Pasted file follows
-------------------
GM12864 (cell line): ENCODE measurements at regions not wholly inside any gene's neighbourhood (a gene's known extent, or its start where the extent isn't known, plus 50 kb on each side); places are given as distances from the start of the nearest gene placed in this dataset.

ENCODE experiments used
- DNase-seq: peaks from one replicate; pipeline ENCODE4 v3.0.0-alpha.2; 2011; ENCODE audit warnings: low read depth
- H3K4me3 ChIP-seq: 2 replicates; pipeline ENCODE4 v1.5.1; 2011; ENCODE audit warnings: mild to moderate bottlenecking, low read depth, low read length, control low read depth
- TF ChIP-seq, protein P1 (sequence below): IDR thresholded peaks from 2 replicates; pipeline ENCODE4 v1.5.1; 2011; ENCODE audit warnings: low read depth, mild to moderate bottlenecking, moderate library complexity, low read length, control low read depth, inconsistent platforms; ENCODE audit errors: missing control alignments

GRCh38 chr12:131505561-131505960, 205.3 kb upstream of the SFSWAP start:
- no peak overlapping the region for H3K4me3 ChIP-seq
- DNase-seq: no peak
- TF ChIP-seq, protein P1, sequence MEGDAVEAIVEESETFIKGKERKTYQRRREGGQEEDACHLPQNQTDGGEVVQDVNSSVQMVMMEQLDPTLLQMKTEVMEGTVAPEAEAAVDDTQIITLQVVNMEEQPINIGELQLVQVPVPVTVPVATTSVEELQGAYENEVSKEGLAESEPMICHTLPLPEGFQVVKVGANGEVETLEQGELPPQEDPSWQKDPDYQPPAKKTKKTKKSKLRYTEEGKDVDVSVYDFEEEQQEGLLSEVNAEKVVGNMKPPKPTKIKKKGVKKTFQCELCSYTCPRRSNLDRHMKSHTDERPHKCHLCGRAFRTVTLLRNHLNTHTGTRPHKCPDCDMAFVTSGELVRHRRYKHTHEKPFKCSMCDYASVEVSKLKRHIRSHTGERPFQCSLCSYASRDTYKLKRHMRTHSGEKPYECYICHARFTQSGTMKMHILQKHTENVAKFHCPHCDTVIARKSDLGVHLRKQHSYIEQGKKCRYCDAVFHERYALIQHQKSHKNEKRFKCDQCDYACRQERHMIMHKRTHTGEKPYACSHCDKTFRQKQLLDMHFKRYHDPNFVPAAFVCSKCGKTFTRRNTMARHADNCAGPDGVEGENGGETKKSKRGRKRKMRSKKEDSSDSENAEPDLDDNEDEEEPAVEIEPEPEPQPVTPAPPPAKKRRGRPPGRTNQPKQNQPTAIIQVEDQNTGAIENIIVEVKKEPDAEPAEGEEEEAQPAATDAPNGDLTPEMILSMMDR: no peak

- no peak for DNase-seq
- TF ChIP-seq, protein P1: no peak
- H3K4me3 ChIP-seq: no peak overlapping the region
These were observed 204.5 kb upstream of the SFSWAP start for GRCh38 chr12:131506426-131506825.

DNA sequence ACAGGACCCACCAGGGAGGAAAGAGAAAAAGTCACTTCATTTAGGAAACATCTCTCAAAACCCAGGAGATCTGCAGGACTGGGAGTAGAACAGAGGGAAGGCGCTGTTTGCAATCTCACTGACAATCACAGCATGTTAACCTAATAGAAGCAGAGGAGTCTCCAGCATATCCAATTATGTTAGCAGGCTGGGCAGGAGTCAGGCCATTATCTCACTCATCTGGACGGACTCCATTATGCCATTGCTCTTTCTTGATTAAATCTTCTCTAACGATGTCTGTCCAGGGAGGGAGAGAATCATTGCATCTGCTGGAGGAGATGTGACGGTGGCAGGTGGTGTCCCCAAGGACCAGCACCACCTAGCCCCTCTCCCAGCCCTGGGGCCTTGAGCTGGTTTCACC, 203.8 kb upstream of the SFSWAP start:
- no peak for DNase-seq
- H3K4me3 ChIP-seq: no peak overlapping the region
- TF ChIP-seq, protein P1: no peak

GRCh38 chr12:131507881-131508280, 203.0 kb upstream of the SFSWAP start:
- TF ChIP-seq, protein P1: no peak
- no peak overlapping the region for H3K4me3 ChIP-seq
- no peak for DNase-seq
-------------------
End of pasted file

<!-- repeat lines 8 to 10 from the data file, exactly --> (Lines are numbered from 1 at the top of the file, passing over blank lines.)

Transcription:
- DNase-seq: no peak
- TF ChIP-seq, protein P1, sequence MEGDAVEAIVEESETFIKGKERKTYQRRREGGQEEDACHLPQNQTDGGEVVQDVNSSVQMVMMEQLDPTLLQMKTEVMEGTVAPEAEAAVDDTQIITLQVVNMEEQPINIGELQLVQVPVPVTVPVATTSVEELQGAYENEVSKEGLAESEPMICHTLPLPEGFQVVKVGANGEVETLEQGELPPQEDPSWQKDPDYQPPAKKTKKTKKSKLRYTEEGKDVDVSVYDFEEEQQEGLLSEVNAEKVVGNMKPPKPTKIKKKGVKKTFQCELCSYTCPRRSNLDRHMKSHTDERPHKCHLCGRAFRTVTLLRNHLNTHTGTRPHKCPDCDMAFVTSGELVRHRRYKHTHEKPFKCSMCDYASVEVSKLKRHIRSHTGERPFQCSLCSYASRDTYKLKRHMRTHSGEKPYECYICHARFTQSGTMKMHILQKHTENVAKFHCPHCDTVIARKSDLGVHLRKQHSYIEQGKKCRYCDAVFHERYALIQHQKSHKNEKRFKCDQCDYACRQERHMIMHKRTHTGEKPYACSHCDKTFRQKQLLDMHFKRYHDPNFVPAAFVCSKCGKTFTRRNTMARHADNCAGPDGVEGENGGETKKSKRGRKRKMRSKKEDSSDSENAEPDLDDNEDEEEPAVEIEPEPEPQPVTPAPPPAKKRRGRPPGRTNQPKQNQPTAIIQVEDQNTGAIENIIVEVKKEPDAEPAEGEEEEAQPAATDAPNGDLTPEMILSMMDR: no peak

- no peak for DNase-seq